October is Breast Cancer Awareness month in Australia.
In 2020, it is estimated that 19,974 people will be diagnosed with breast cancer, and it is projected to be the most commonly diagnosed cancer for the year.
We likely all know someone who has or had breast cancer in our lives, and we are impacted by it in some way.
Whilst there has been increased awareness in the last decade, there are still a lot of misunderstandings around who can get it and the main warning signs.
Early detection for breast cancer is imperative for anyone who is concerned they could have it and knowing the facts can be potentially life saving.
Here is a list of things you need to know this Breast Cancer Awareness month.
Do only women get breast cancer?
Despite popular belief, anyone can develop it. Breast cancer is caused by abnormal cells lining the lobules or ducts of the breast, which can happen no matter your gender identity. Trans and non-binary people are also at risk of breastcancer. However, the rate of men developing breast cancer is significantly lower than women, with 167 men being diagnosed in 2020.
What age does my risk increase?
Risk of developing breast cancer increases once you have reached over the age of 40. However, the average age of diagnosis for women is 62 years. This doesn’t mean that younger people are immune from it. According to the Australian Institute of Health and Welfare, 914 women under the age of 40 were diagnosed in 2019.
What other risk factors increase development of breast cancer?
There are many risk factors that could contribute to a greater chance of developing breast cancer. These include the following:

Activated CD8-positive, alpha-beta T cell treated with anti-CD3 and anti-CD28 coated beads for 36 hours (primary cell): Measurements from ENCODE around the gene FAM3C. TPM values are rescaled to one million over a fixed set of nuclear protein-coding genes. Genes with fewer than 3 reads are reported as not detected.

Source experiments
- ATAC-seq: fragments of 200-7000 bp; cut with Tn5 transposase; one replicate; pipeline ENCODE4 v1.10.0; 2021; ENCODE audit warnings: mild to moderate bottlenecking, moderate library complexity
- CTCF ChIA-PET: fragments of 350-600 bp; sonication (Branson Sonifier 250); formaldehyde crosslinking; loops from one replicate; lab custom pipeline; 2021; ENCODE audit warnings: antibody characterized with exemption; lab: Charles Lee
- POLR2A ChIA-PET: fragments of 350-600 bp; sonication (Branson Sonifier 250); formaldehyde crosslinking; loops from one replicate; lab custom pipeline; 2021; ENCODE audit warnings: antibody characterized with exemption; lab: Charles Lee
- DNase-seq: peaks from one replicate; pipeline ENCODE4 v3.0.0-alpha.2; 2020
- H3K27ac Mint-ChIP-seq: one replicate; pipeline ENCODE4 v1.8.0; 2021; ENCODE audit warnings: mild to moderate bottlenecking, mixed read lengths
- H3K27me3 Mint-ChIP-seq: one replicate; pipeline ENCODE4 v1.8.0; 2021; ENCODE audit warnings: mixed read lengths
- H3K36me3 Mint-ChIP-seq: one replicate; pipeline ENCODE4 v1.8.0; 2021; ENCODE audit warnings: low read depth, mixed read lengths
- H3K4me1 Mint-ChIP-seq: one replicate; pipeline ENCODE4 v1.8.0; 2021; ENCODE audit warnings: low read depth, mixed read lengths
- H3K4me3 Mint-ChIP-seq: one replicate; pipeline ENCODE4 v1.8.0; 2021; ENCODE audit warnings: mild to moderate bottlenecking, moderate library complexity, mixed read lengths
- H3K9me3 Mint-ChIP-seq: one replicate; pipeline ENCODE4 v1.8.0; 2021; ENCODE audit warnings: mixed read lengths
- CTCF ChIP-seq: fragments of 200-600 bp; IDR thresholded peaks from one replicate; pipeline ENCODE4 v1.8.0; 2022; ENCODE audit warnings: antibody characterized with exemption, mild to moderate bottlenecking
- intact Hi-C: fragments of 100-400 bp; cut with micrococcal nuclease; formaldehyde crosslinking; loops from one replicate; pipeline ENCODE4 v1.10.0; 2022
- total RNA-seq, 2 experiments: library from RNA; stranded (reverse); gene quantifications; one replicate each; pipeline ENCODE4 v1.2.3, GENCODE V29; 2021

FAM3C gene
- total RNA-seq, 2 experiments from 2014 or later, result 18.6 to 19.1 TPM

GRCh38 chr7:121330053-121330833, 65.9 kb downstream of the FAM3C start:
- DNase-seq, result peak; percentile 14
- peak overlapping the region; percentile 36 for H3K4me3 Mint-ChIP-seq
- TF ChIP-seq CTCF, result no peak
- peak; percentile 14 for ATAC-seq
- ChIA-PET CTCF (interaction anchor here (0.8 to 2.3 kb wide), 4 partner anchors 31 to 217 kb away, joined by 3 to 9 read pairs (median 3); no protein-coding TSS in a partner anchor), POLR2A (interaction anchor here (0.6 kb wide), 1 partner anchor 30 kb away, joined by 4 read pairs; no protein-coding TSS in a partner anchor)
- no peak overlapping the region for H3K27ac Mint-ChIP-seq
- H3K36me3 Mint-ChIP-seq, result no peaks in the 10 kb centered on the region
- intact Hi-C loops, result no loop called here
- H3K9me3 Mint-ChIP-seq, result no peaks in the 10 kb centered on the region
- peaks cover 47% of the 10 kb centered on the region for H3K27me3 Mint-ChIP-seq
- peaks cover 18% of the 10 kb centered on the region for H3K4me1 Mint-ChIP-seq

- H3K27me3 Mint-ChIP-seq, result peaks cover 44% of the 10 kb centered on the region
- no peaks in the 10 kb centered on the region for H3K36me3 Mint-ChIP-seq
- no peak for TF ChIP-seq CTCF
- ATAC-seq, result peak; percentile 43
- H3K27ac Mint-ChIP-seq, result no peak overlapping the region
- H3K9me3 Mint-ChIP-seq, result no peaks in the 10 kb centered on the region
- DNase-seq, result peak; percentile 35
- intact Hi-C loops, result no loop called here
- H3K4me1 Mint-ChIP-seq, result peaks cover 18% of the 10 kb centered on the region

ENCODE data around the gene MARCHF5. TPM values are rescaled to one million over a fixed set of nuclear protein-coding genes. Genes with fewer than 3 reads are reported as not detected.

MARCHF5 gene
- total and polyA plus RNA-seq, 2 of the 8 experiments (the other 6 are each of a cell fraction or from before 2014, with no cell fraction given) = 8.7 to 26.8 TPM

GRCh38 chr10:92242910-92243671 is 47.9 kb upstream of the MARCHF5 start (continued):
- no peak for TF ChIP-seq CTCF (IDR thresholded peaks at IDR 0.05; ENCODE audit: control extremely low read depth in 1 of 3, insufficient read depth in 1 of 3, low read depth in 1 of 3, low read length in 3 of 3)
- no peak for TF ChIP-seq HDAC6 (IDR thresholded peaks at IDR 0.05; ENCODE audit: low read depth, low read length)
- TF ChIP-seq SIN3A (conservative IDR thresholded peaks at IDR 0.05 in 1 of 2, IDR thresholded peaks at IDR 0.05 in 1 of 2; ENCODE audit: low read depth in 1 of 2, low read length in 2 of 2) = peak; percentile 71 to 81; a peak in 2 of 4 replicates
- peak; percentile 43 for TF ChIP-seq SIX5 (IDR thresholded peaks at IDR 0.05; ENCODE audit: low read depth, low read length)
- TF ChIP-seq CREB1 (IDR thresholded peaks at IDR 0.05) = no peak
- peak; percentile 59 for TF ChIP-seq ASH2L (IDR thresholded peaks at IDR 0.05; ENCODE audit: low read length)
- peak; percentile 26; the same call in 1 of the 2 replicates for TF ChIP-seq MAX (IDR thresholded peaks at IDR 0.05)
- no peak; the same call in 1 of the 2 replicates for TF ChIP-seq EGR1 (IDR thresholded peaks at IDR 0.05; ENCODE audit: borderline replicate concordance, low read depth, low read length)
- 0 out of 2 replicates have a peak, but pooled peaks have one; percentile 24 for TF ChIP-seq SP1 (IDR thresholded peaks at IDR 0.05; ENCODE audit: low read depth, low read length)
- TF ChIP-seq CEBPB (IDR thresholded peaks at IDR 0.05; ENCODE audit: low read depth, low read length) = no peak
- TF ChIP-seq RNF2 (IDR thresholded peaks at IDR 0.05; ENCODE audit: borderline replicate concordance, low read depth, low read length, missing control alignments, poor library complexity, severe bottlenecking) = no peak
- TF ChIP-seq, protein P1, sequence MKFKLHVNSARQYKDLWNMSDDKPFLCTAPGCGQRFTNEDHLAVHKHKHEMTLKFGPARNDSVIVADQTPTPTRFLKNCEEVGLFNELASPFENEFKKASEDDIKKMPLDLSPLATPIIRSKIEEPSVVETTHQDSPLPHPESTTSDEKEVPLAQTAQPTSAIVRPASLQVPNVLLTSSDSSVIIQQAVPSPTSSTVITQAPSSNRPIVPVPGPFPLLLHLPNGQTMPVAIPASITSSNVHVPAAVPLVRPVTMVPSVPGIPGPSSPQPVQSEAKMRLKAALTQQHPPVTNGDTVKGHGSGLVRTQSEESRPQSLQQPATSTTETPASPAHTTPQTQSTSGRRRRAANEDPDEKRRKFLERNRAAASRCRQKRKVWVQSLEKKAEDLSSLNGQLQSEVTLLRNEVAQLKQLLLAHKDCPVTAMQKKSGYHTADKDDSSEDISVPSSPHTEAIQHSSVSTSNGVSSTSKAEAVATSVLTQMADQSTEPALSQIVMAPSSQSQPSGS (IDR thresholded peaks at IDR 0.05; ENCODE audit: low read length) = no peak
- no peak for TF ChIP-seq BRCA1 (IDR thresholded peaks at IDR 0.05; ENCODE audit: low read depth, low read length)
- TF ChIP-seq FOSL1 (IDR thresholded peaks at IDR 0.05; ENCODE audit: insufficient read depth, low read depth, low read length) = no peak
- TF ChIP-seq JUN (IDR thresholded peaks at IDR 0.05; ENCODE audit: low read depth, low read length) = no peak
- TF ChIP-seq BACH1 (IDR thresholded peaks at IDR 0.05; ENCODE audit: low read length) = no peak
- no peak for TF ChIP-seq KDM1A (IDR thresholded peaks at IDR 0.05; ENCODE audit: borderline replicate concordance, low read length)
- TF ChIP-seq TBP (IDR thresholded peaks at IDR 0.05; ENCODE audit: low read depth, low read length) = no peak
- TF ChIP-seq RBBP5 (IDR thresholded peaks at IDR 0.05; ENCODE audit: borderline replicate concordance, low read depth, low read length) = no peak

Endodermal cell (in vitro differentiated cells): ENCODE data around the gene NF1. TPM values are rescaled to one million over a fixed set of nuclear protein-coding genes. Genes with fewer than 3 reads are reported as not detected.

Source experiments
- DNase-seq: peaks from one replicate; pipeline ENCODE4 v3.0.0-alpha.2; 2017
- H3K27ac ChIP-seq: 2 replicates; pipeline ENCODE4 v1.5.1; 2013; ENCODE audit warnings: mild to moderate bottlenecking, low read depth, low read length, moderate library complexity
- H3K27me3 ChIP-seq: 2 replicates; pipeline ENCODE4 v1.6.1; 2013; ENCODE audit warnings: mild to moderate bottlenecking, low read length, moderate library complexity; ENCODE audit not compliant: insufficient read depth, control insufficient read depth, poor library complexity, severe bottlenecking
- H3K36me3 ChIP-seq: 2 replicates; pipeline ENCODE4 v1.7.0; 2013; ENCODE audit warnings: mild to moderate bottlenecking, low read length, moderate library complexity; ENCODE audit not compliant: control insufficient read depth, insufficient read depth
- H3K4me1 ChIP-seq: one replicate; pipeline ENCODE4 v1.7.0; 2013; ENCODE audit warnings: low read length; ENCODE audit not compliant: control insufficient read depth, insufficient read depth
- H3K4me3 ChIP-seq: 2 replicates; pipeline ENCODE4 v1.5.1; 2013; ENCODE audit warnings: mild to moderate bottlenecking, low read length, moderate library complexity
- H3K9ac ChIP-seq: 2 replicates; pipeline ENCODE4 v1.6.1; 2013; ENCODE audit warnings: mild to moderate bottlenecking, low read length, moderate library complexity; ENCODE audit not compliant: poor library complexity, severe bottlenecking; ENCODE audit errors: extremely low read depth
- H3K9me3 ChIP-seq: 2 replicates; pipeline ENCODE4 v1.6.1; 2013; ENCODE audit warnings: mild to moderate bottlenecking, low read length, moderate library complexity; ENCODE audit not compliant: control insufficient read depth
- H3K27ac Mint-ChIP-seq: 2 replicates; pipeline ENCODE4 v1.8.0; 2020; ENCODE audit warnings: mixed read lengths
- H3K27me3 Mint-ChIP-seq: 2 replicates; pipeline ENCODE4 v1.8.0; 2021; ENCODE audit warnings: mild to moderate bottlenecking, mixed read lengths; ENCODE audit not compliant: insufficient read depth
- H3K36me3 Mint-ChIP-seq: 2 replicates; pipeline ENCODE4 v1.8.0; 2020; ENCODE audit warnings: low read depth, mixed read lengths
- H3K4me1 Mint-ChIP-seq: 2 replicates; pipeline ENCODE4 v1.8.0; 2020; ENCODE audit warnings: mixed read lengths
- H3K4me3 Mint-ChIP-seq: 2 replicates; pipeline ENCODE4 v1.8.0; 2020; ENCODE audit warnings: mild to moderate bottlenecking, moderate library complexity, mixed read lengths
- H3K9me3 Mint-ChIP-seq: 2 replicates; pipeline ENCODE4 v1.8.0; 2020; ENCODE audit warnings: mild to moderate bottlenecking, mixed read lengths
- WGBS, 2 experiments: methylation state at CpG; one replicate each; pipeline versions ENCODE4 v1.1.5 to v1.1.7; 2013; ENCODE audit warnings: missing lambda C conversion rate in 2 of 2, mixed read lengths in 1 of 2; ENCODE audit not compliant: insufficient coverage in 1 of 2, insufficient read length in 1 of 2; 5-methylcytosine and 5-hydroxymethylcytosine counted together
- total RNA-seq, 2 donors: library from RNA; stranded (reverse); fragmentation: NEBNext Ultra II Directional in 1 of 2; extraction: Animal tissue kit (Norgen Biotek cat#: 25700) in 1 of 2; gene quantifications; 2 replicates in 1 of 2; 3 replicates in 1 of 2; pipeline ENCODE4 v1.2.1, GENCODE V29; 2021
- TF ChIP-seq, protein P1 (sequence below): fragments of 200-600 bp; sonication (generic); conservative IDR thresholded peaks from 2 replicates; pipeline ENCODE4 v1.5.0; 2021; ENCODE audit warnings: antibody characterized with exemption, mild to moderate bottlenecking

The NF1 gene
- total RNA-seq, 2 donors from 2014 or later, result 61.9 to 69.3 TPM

- Higher than average breast density
- Family history: meaning one or more blood relatives have had it. There are also a few genes that can be passed down that increase the chance of development which you can check out here.
- Lifestyle factors in postmenopausal women such as high alcohol consumption, gaining weight, smoking and eating lots of processed foods and meats.
What are the warning signs?
Changes to your breasts is a major warning sign. If you have noticed any of the following changes to your breast, it’s best to go visit your GP:
- A new lump or lumpiness to either one or both boobs
- Change in size, or shape
- Nipple changes such as crustiness, redness, ulcers, or inversions
- Nipple discharge that occurs without any squeezing
- Change in the skin of breast like dimpling or redness
- Unusual, unending pain in the area
What is a mammogram and where can I go to get one?
Mammograms are the main way of detecting cancerous cells. They are an x-ray of the breast, and there are two types: a screening or diagnostic mammogram.
They are recommended for any woman over the age of 50, but are free of cost for all women aged over 40 once every two years. However, if a doctor refers you or you are under the age of 40 there may be a small fee which can be Medicare subsidised.
To find out where your closest mammogram BreastScreen Australia clinic is, visit here.
The main takeaways
Breast cancer has, overtime, become much more recognised in Australia and there has been many developments in treatment. It is no longer a death sentence for thousands of women, however, early detection is critical. If you notice any of the warning signs, or have an increased risk, it is best to speak to your GP about your concerns.